In This Issue: - IPT INSIGHTS - INTELLECTUAL PROPERTY AND SPORT – A WINNING COMBINATION... - THE CJEU GOES TO THE MOVIES: REFLECTIONS ON FILM COPYRIGHT FROM AUSTRIA, THE NETHERLANDS AND THE UK - CLOUD...more

Post-Myriad Strategies for Claiming Biotech Inventions in the United States

The United States Supreme Court recently ruled that genes or other naturally-occurring pieces of DNA are patent ineligible subject matter in Association for Molecular Pathology, et al. v. Myriad Genetics, Inc., et al. No....more

After Myriad: A Herd of Elephants in the Room

As we all know by now, the Supreme Court last month decided that isolated genes are not eligible for patenting. Although seemingly drawing a clear-cut distinction between DNA molecules having the same sequence as that which...more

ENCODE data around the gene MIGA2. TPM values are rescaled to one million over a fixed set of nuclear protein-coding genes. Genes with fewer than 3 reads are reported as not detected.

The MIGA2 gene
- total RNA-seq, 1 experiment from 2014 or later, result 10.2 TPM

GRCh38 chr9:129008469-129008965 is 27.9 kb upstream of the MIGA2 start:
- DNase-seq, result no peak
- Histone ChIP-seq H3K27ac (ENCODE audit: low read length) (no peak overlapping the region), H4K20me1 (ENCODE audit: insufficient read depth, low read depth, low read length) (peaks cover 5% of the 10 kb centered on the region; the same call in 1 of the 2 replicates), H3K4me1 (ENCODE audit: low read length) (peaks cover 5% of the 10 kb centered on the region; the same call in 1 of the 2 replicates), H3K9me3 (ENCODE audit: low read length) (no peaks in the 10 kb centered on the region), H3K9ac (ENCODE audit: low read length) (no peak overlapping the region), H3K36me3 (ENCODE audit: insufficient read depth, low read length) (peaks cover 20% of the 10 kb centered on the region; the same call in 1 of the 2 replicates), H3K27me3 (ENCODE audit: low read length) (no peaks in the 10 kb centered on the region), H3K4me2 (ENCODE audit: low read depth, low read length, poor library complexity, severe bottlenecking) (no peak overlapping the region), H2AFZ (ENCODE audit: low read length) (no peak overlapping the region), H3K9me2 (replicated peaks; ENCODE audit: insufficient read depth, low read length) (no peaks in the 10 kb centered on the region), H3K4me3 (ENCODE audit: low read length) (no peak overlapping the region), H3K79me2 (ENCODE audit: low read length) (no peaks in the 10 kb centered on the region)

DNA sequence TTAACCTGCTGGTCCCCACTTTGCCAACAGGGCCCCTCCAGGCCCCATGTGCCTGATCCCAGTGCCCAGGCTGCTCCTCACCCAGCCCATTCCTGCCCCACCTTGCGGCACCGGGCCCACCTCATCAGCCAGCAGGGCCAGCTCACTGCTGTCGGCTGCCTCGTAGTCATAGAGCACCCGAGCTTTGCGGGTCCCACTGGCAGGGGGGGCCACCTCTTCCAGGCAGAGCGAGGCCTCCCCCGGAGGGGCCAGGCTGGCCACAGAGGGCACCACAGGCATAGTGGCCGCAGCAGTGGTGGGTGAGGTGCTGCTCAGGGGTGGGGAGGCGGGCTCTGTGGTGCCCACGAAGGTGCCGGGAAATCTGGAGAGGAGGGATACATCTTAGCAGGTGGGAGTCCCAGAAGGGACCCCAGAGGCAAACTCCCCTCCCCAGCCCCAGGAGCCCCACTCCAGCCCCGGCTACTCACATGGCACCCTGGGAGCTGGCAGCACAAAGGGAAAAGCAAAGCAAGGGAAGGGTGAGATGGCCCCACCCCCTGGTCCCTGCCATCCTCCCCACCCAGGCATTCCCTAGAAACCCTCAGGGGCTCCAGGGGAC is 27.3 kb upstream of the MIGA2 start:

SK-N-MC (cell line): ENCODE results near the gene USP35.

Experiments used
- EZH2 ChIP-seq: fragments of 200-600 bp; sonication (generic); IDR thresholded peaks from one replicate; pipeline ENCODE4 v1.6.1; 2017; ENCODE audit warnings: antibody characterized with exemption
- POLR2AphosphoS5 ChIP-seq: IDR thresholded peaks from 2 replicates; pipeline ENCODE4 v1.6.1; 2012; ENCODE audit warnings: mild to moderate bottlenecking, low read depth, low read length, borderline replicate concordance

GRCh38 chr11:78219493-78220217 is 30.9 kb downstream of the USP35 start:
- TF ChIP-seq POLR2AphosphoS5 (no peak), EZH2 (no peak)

Myriad: Comparing US Law with European, Japanese and Australian Law

The decision by the U.S. Supreme Court that isolated DNA having the same sequence as naturally-occurring DNA is not patentable subject matter is inconsistent with the position of the European Patent Office and Japanese law....more

Supreme Court Rules on Patentability of Human Genes

Today the U.S. Supreme Court answered the question "Are human genes patentable?" The Court, in Association of Molecular Pathology et al. v. Myriad Genetics, Inc. et al., ruled that isolated DNA is a product of nature and not...more

Patent Watch: Ass'n for Molecular Pathology v. Myriad Genetics, Inc.

A naturally occurring DNA segment is a product of nature and not patent eligible merely because it has been isolated, but cDNA is patent eligible because it is not naturally occurring....more